Cholestatic diseases are known to lead to chronic pruritus and in some cases to the clinical picture of PN. However, in cholestatic pruritus, PN is an exception and patients suffer mostly from chronic pruritus on normally looking skin. Examples are primary sclerosing cholangitis, primary biliary cirrhosis, choledocholithiasis, or hepatocellular carcinoma 19.
Among viral hepatitides, hepatitis C is well-known to be often associated with chronic pruritus 20 and can sometimes also lead to PN 21. Other infectious diseases such as HIV are also well-known to frequently lead to the appearance of PN 22.
Neurological diseases are sometimes the reason of localized PN. It is caused by irritation or damage of cutaneous and/or extracutaneous nerves. Examples are postherpetic neuralgia or brachioradial pruritus (often in dermatome C6) 23,24.
The clinical picture of PN can be erased by the so-called skin-picking disorder in which the patients scratch and maltreat their skin despite lack of pruritus 25. The result is the appearance of PN-like lesions. In addition, anxiety disorders, depressions, and tactile hallucinations can also lead to chronic pruritus and thereby to PN as well 26.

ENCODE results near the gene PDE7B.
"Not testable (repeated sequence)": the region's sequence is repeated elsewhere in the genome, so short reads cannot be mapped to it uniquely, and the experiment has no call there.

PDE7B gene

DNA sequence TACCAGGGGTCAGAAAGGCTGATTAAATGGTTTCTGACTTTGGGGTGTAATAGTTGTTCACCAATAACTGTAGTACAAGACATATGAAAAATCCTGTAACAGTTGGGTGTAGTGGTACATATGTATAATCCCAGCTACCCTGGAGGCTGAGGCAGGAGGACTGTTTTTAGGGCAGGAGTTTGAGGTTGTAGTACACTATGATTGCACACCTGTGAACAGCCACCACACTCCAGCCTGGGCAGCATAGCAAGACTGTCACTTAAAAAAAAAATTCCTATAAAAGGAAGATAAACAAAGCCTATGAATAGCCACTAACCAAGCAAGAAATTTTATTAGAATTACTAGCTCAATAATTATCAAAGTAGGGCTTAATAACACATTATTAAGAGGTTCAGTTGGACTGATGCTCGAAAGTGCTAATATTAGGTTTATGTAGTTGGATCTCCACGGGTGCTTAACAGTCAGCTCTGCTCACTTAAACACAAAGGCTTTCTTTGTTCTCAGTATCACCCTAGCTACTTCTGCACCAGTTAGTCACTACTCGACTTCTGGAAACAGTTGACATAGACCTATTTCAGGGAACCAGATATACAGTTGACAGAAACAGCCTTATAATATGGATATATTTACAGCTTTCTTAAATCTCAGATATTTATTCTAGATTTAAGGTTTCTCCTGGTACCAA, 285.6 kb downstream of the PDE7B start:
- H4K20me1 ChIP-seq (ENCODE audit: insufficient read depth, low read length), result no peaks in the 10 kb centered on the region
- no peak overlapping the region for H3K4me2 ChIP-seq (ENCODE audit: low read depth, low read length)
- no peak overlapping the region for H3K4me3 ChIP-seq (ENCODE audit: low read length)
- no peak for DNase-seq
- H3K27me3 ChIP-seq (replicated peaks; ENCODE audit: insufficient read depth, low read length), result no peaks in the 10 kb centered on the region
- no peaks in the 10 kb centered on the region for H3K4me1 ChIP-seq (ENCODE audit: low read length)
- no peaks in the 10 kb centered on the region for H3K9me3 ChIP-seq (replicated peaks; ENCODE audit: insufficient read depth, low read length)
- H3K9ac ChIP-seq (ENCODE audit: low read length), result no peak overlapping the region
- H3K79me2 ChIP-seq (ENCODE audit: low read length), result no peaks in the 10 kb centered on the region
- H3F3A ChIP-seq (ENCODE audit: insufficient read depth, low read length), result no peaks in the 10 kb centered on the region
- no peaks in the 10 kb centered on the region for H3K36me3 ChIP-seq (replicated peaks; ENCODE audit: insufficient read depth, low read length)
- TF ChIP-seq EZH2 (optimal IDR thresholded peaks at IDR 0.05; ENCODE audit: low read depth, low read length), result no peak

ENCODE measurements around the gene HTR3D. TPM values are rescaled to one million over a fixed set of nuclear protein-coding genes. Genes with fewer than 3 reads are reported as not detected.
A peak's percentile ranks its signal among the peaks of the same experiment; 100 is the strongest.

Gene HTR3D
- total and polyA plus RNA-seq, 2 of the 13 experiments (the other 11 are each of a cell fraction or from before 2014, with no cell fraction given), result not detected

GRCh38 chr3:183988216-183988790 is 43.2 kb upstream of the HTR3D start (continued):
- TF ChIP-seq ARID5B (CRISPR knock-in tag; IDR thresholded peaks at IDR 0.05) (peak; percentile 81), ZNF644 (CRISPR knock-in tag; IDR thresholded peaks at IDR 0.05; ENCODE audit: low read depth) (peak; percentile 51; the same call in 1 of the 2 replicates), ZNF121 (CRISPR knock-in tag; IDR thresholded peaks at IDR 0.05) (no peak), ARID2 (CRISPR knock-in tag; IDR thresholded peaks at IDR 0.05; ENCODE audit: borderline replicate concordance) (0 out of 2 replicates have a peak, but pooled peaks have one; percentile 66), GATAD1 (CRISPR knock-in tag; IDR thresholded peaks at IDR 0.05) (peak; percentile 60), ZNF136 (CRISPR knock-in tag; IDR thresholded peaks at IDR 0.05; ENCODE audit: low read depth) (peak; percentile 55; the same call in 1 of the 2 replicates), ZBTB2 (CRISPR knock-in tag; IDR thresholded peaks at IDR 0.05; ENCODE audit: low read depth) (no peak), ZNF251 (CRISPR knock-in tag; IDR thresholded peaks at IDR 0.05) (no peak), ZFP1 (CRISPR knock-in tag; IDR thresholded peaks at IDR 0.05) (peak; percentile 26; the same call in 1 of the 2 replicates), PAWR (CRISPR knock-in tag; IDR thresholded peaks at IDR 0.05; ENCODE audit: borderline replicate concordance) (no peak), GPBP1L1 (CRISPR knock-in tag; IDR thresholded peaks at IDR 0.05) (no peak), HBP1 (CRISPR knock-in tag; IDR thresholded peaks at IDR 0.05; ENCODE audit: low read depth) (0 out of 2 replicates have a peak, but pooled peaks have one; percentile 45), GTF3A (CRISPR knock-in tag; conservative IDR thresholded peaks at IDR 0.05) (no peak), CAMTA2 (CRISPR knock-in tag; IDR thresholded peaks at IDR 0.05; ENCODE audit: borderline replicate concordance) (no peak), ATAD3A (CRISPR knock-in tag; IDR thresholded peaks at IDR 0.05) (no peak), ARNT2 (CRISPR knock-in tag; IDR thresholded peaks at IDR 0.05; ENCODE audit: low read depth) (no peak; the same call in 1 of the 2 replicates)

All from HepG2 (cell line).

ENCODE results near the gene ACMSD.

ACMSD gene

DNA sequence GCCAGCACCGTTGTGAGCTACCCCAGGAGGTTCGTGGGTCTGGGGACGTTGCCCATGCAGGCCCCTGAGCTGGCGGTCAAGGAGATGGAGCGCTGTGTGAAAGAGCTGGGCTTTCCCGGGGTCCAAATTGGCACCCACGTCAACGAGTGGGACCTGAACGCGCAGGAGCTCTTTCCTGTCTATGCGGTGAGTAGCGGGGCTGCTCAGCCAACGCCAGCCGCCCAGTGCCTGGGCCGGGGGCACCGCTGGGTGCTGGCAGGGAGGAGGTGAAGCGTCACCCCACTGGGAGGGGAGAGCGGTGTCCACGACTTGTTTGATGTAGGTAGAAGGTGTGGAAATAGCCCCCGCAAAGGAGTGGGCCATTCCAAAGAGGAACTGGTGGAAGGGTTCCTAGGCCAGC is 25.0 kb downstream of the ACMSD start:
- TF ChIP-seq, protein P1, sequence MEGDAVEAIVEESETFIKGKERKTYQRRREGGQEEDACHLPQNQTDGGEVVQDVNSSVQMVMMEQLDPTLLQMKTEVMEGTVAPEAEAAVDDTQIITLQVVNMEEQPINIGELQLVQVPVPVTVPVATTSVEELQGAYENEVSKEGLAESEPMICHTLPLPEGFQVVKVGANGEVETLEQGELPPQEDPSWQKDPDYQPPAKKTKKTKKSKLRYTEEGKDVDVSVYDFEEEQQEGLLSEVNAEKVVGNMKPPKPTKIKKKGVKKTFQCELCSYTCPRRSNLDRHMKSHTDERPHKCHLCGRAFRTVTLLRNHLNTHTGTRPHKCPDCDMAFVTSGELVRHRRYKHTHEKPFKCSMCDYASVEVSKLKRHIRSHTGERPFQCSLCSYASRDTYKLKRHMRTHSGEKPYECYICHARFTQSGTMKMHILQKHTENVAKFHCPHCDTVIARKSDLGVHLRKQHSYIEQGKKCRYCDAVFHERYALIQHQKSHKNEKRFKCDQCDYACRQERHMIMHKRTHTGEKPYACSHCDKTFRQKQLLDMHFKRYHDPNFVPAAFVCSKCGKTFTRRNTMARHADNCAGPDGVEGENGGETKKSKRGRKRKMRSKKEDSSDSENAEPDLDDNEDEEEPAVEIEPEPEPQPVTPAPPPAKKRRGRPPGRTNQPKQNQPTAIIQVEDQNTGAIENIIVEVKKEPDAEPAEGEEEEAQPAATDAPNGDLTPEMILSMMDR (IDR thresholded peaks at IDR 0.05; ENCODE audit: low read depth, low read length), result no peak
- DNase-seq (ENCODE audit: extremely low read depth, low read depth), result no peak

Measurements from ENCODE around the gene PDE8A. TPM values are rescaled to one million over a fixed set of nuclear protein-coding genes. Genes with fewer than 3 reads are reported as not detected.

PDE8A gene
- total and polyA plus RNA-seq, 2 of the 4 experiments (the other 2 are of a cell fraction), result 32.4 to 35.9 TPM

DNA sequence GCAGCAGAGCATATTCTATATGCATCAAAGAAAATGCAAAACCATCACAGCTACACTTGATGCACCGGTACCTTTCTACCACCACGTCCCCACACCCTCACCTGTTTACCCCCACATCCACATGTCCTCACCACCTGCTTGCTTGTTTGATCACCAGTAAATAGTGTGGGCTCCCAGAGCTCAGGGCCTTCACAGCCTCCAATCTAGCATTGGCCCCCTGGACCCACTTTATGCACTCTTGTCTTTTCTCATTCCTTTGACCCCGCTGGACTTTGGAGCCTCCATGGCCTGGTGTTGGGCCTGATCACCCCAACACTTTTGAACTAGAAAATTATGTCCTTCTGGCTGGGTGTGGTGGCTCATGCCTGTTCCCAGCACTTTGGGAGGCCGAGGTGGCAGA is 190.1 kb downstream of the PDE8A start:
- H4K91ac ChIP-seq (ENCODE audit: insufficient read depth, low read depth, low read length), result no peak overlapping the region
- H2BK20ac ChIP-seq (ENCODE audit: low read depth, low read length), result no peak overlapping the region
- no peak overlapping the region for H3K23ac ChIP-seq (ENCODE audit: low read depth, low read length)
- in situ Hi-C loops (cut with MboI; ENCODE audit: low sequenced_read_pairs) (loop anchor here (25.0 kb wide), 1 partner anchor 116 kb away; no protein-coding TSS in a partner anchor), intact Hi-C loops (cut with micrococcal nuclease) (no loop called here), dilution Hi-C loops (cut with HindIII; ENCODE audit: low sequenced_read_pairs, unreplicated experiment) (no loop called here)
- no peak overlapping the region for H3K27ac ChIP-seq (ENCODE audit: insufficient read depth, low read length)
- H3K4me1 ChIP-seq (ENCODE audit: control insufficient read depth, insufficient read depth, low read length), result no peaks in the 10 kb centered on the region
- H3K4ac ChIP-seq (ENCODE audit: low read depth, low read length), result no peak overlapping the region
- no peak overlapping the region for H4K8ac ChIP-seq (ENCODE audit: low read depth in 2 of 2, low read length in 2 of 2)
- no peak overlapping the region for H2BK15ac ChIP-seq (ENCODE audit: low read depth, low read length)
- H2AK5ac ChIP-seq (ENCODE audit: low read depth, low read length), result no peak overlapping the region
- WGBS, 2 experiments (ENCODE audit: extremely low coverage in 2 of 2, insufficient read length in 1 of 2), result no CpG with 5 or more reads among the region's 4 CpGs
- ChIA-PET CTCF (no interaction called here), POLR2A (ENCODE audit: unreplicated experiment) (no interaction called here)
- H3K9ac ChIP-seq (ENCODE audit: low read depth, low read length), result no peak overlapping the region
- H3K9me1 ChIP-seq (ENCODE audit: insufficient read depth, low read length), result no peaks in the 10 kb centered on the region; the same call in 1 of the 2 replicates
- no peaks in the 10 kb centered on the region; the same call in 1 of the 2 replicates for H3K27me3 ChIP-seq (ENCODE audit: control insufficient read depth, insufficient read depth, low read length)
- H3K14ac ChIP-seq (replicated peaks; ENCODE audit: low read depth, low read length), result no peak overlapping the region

Treatment of prurigo nodularis
PN requires a multimodal itch therapy based on mainly two arms. The first one is the treatment of the potentially underlying disease, which can often lead to an improvement in the itch (e.g. successful treatment of underlying hepatitis C, HIV, renal and hepatic diseases). The second arm is the symptomatic antipruritic therapy, which is induced in parallel to the first arm and, if a causal therapy is not possible or if it does not lead to a sufficient therapeutic effect, should be maintained until all PN lesions are healed. For that, we have developed treatment algorithms for PN treatment (Fig. 4). The different treatment levels are explained in what follows.
Topical symptomatic treatments